Some may be larger or smaller, more syrup-y or perhaps with slightly different imprint patterns, but one common denominator is that they are embraces a sweet syrup that oozes into the biscuit – soaked to perfection. My version is fairly simple and also incorporates orange zest for a little citrus kick and semolina for a little more texture. Pair them on a plate and serve it up with kahva - is it coffee o'clock, yet?
These golden and buttery numbers are a Bosnian favourite. A cross between a biscuit and a little cake, these can come in various shapes, sizes and flavour-styles.
- vegetable oil, to grease
- 2 eggs
- 165 g (¾ cup) caster sugar
- 1 orange, zest finely grated
- 125 g butter, softened
- 330 g (1½ cup) plain flour, sifted
- ½ tsp baking powder
- 50g (¼ cup) fine semolina
- 800 g granulated white sugar
- 1 litre (4 cups) water
- 1 lemon, juiced
- 8 cloves
- 1 tsp vanilla bean paste
Oven temperatures are for conventional; if using fan-forced (convection), reduce the temperature by 20˚C. | We use Australian tablespoons and cups: 1 teaspoon equals 5 ml; 1 tablespoon equals 20 ml; 1 cup equals 250 ml. | All herbs are fresh (unless specified) and cups are lightly packed. | All vegetables are medium size and peeled, unless specified. | All eggs are 55-60 g, unless specified.
You can make this recipe one day prior.
Soaking time 1 hour or overnight
Preheat oven to 200°C (180°C fan-forced). Brush two large shallow oven trays with oil to grease.
To make the syrup, combine the sugar, water, lemon juice, cloves and vanilla bean paste in a medium saucepan and stir over medium heat until the sugar dissolves. Bring to boil, reduce the heat to lowest possible heat and simmer gently, for 35 minutes or until the syrup thickens and reduces to about 900 ml.
Meanwhile, to make the dough, use an electric mixer to beat the butte, sugar and orange zest until pale and creamy. Add the eggs one at a time, beating well after each addition until well combined and smooth. Sift together flour and baking powder into a bowl, then stir in the semolina. Add to butter mixture and use a wooden spoon and then your hands to mix to a soft dough (see Baker’s tips).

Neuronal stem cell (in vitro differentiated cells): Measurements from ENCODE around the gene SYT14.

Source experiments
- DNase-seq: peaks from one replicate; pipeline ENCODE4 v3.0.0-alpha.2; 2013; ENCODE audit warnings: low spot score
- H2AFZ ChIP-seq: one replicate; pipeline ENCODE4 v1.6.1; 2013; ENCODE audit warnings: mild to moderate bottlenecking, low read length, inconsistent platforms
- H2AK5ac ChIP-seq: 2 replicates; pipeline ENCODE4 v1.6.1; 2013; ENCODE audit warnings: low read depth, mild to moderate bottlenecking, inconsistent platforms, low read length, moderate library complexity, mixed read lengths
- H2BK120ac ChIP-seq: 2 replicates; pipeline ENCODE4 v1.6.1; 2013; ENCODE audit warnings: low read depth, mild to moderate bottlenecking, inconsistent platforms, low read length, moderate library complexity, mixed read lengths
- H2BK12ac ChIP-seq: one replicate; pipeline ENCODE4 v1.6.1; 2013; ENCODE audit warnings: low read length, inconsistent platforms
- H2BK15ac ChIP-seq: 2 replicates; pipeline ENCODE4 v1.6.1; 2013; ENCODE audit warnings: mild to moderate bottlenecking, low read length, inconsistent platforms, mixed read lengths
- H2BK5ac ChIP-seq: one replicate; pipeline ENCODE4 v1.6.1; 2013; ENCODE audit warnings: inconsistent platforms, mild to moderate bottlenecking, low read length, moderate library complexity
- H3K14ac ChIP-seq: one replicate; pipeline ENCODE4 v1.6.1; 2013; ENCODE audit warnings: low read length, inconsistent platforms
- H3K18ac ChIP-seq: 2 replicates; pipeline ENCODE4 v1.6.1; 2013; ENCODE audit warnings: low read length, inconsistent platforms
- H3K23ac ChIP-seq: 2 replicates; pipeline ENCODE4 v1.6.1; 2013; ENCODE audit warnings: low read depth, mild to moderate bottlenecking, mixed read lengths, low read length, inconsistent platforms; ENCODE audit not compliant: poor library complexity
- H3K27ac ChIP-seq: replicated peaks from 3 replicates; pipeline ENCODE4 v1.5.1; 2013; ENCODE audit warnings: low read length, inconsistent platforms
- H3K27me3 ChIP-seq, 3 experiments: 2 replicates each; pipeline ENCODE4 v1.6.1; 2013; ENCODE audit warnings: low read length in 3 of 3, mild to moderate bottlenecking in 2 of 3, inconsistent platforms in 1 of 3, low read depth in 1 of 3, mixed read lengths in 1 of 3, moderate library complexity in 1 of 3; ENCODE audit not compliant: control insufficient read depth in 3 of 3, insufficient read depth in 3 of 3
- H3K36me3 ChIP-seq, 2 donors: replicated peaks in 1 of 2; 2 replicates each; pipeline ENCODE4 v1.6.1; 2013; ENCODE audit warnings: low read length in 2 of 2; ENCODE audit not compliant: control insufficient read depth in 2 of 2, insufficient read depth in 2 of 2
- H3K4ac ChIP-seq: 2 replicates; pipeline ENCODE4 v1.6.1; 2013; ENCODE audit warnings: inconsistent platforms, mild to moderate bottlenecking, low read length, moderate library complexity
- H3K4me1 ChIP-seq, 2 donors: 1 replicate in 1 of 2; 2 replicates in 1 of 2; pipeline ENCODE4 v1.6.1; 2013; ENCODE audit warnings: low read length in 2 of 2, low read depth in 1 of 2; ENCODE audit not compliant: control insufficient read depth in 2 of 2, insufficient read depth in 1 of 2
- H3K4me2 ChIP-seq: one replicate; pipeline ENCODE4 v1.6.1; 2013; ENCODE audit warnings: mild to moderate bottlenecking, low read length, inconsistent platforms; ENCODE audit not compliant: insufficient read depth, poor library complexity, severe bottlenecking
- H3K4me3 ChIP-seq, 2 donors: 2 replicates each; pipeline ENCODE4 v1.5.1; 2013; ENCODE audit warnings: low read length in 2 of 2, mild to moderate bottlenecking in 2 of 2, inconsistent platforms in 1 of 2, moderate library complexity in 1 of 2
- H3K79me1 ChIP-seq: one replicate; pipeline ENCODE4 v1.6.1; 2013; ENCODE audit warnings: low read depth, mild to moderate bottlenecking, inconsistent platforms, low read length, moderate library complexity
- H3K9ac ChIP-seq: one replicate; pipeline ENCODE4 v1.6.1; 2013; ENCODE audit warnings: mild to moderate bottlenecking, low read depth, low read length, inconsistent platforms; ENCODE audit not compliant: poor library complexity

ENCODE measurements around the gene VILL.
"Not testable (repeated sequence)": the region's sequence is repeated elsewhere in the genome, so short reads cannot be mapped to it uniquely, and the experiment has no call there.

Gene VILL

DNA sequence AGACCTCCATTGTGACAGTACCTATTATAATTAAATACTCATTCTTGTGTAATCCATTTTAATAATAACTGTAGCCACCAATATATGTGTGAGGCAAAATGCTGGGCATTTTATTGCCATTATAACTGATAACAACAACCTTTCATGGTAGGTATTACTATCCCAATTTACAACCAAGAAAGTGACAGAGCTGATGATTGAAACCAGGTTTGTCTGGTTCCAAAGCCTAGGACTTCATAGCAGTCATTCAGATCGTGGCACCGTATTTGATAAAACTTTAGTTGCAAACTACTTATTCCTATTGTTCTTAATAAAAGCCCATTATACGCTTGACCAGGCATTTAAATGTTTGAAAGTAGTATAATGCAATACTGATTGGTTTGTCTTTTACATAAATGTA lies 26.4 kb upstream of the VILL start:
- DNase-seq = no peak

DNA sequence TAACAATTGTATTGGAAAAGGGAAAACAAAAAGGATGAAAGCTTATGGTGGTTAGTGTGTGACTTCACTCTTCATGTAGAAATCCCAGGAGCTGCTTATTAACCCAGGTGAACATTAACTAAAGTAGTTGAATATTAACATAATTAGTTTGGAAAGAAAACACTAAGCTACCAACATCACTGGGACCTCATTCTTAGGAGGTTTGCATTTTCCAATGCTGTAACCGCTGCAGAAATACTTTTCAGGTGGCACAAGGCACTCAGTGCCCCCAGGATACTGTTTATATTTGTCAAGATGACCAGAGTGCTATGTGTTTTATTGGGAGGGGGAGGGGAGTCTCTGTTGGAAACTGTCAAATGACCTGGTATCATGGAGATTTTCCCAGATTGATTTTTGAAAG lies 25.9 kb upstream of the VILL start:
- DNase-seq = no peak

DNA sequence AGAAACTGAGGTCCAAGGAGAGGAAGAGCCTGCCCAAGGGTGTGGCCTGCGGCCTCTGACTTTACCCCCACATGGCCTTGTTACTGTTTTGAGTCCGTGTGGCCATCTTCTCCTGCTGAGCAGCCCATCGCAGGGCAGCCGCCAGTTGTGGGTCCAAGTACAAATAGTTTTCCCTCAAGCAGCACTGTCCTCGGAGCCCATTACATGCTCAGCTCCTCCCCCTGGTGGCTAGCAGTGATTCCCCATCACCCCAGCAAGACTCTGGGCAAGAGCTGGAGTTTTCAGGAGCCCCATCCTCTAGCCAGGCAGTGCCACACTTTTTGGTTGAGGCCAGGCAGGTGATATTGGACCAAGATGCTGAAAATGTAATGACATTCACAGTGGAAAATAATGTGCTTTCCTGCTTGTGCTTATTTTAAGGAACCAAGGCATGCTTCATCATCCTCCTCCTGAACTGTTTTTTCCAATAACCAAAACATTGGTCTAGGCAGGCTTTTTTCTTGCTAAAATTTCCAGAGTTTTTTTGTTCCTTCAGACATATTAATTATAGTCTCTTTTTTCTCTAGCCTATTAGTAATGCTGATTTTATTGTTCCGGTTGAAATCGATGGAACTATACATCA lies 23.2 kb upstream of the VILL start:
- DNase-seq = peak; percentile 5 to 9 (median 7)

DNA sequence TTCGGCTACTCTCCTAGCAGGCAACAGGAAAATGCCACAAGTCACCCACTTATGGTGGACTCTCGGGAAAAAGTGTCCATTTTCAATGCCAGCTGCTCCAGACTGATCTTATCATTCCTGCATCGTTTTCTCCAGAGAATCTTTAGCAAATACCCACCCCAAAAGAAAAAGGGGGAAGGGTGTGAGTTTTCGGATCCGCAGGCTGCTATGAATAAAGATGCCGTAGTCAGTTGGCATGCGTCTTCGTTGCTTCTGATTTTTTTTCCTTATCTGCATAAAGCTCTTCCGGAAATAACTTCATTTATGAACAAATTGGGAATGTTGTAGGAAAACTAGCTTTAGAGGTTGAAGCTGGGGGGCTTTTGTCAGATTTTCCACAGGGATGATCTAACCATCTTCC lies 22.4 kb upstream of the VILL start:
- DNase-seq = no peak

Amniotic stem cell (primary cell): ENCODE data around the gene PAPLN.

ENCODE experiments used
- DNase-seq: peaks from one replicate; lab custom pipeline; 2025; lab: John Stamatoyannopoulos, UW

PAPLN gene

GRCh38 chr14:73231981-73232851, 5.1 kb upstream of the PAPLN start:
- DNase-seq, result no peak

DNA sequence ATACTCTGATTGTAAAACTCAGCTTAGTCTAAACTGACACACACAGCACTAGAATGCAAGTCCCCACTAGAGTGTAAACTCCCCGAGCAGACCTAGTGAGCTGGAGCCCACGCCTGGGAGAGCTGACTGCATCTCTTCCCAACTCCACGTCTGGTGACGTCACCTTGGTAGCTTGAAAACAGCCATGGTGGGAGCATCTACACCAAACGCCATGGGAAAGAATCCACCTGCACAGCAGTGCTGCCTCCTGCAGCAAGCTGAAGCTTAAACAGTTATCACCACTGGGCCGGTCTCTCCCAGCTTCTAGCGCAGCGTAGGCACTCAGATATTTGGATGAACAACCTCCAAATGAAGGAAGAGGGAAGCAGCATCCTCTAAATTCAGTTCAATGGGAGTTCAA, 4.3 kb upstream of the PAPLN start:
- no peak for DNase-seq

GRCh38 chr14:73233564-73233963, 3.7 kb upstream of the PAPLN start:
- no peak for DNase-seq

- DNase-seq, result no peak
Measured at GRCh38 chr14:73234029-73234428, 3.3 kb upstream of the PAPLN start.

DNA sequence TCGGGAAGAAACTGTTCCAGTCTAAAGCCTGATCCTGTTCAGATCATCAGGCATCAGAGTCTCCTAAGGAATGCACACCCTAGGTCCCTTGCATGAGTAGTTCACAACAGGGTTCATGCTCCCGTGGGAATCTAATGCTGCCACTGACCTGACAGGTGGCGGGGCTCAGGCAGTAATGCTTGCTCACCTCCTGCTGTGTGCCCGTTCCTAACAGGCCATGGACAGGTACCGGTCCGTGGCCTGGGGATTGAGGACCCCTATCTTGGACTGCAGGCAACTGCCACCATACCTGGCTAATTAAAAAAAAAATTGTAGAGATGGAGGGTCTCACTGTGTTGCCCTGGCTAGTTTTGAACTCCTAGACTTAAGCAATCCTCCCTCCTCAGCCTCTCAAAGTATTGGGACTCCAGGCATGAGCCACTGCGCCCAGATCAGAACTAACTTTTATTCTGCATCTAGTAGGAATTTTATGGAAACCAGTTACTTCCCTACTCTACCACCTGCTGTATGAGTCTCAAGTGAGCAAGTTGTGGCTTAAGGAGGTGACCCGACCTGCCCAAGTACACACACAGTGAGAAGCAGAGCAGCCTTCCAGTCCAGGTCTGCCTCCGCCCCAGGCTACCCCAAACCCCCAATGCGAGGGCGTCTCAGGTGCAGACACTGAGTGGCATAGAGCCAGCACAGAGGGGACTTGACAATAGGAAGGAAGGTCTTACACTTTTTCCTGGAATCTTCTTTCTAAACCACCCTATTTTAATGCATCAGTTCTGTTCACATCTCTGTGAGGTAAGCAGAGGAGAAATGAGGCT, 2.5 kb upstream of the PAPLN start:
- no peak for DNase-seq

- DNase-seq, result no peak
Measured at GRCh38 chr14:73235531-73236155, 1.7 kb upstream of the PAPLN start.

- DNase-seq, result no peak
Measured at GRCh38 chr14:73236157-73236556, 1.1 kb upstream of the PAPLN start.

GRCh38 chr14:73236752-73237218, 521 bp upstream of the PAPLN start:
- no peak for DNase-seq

Roll about a tablespoonful of the dough into a log about and 2 cm wide and 6.5 cm long. Press the log lightly onto the small hole-side of a box grater to flatten slightly to form a biscuit about 4 cm x 7 cm and about 1 cm thick and to create a pattern on the surface (see Baker’s tip). Gently peel the dough away form the grater and then use your hands to round the ends slightly to form an oval if needed. Place on the greased baking tray. Repeat with the remaining dough, placing about 2 cm apart.
Bake the biscuits for about 20 minutes, swapping the trays half way through baking until golden brown and cooked through. Pour the hot syrup over the hot biscuits. Set aside until the biscuits soak up most of the syrup (this will take about 30 minutes).
These biscuits will keep in an airtight container in the fridge for 2 weeks, with the syrup spooned over. Serve straight from the fridge or at room temperature.
• This should be a soft play dough-like consistency: soft but not sticky.
• You can also use a fork to imprint your biscuits if you wish.
• The longer you keep the biscuits soaking in the syrup, the better they will be.
Anneka's mission is to connect home cooks with the magic of baking, and through this, with those they love.
Photography by Alan Benson. Styling by Sarah O’Brien. Food preparation by Tina McLeish.
For more recipes, view our online column, Bakeproof: Bosnian baking.